Nothing concerns a health care provider more than walking into a patient’s room to take a history and realizing that the child or adult you are attempting to treat never received vaccinations. Unfortunately, this situation and the number of “anti-vaxxers” in the United States are becoming a prevailing trend.
This is regrettably proven by the increase in certain preventable yet deadly diseases like measles. In fact, “The largest measles outbreak in the United States in more than 20 years occurred in 2014” (Smith, 2015). These numbers correlate directly with recent events of parents deferring the MMR vaccine and labeling it as taboo (Smith, 2015).
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The life of a child is precious, and parents become overwhelmed when trying to pick the best course of action to keep that child healthy. For this purpose, it is incredibly important to determine those affected by this public health issue, how it originated and its prevalence, as well as ways to improve upon it as healthcare professionals.
The Community Effect of Not Vaccinating (Scope of the Problem)
An estimated 3.4 million kids under the age of five die from diseases of infectious origin each year (Clift & Rizzolo, 2014). Imagine this number without childhood immunizations. The World Health Organization has actually made it known, that “immunizations save two to three million people each year from vaccine-preventable disease such as measles, pertussis, and influenza” (Clift & Rizzolo, 2014). It is unfortunate that despite these facts, parents are still hesitant to grant their children immunity.
Not only does this issue affect children directly, but it also has an impact on the community. “Herd immunity” can be defined as a “reduced risk of exposure to pathogens”, which is achieved when a large portion of a population is immune to specific diseases (Ventola, 2016). This protects people who cannot receive certain vaccinations, like immunocompromised individuals, from actually contracting these infections. However, for herd immunity to be efficient, “an immunization rate of 95% is required” (Clift & Rizzolo, 2014). With the recent decrease in the use of vaccines, the lives of other patients are at stake. A systemic review published in 2010, unsurprisingly determined that herd immunity was not a factor that parents considered when deciding whether or not to vaccinate their child, despite them being aware of the concept and the benefits it contributes to society (Schwartz & Orenstein, 2001).
Overall, vaccine hesitancy is directly impacting the lives of children, as well as indirectly affecting the lives of those who actually would be harmed if they received vaccines. As health professionals, it is our duty to be fully aware of this growing public health concern and to know how to address and recognize a parent who is struggling to reach a decision. In addition to this, it is imperative that the original etiology of this movement, along with other reasons that undermine the value of vaccines are well understood.
Some may find it as a shock that the crusade against childhood immunizations is not that modern of an idea. The outbreak of apprehension actually started in the 1700’s, when the smallpox vaccine was first established (Clift & Rizzolo, 2014). Concerns regarding the vaccine centered around “safety, religious objections, and skepticism of science”, which are very similar to the challenges immunizations are trying to overcome today (Clift & Rizzolo, 2014). Regardless, the smallpox vaccine did show its worth after completely eradicating the disease from the United States.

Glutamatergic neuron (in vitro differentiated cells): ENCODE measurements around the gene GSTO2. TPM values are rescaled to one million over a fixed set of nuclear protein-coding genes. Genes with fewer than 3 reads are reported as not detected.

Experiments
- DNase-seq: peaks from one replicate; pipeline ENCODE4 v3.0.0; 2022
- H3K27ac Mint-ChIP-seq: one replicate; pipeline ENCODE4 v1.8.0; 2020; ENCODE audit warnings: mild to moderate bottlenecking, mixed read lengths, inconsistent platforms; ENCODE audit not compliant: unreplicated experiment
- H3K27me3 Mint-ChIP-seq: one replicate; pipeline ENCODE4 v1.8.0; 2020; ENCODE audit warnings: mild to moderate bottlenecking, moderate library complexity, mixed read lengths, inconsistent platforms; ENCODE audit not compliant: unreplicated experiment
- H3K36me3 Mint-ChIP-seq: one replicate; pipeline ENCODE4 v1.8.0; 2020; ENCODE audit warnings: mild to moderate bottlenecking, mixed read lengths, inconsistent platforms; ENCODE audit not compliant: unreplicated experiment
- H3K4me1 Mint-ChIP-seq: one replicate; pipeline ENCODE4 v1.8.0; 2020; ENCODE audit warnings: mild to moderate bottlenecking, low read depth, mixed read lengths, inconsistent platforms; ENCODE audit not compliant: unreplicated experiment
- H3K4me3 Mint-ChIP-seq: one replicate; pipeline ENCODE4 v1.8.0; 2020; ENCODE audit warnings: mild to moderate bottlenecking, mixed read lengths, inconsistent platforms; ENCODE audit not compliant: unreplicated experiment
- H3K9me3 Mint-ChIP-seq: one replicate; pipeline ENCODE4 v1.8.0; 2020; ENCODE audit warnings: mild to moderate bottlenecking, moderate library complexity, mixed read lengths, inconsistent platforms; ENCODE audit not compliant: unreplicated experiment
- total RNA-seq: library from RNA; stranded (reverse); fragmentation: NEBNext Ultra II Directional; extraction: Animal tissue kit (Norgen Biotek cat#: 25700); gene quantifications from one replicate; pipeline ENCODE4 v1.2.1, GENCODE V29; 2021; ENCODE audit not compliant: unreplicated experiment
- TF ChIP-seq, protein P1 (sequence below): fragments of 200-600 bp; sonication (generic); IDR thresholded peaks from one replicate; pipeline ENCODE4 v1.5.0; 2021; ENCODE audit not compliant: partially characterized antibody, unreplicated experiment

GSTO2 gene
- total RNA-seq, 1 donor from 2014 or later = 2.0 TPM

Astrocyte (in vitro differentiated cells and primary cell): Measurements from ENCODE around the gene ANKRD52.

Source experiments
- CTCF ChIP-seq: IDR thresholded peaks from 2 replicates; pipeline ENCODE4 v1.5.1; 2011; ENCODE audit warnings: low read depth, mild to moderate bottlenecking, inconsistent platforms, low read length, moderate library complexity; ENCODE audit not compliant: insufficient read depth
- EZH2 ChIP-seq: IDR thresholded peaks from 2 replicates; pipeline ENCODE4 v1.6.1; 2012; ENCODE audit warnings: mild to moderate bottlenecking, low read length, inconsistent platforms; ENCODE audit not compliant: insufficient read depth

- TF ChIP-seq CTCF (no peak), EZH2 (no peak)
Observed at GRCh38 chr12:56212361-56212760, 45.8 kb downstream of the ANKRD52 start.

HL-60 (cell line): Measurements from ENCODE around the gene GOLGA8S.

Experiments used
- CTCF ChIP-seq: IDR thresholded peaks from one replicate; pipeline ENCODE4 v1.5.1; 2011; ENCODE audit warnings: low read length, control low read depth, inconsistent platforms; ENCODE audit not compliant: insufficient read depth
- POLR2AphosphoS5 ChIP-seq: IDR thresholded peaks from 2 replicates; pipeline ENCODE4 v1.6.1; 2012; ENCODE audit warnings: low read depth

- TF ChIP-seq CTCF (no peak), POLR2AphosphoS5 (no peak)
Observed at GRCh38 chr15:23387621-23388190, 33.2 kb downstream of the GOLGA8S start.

It is also a misconception that this controversy over vaccines started with the claim that the MMR immunization was directly linked to causing Autism Spectrum Disorder (ASD). However, the concept first gained its appeal around 1982, when a film titled “DTP: Vaccine Roulette”, claimed that the DTaP vaccine resulted in the development of encephalitis. This side effect was only associated with the “”whole-cell pertussis vaccine””, which has been out of commission since 1991 when the “”acellular pertussis vaccine (DTaP)”” was put on the market. With this adjustment, the immunization “shows no evidence of encephalopathy postvaccine and a much lower incidence of febrile seizures than the whole-cell version”. However, it is worth noting that the incidence of encephalopathy with the “whole-cell vaccine” was “1 to 10 cases per 1 million” people receiving the vaccination (Clift & Rizzolo, 2014).
Although these shortcomings are minor, it still gave the media the fuel to continue to build on the downfalls of childhood immunizations. In 1998, Andrew Wakefield published an infamous paper that still continues to change the way parents conceptualize vaccines, despite the fact that its claims and research did not reach the standards of evidence-based medicine. Wakefield’s original hypothesis linking the MMR vaccine to ASD, stemmed from the idea of the immunization causing “”ileocecal lymphoid hyperplasia”, which lead to the buildup and release of peptides from the intestines. These peptides were theorized to cause permanent brain damage and an increased risk of developing ASD (Clift & Rizzolo, 2014).
However, there were multiple flaws to this study that parents need to be aware of. For example, there were only a total of 12 children participating, it lacked a control group, and the researchers who participated in the analysis were not blinded when evaluating endoscopic histological results. In addition to this, Wakefield’s hypothesized peptides were never discovered throughout the study. He himself claimed that he could not prove a correlation between the two and that more research needed to be conducted. For this reason, a number of journals have further explored the hypothesis, but none of them have found in favor of the theory. In fact, a Canadian study that strictly “looked at the pervasive developmental disorder rates with respect to the MMR vaccine”, revealed that there was an increase in diagnoses of ASD, with the recent reluctance of parents to want to give the immunization to their kids (Clift & Rizzolo, 2014).
In addition to these etiologies, Thimerosal, a mercury-based preservative found in non-live immunizations, has also been a concern of parents. The media has linked this ingredient to the buildup of mercury in children, correlating it to the development of ASD and other adverse neurological side effects. In response to these assumptions, the ingredient was removed from the majority of vaccines, and the practice of administering multiple dosages of immunizations at a time with the ingredient was discouraged. However, these improvements were most likely unjustified, since thimerosal is broken down into ethyl mercury in the blood. This is known as a non-toxic metabolite that has a much swifter half-life and metabolism than methylmercury, the true toxic form of mercury (Clift & Rizzolo, 2014).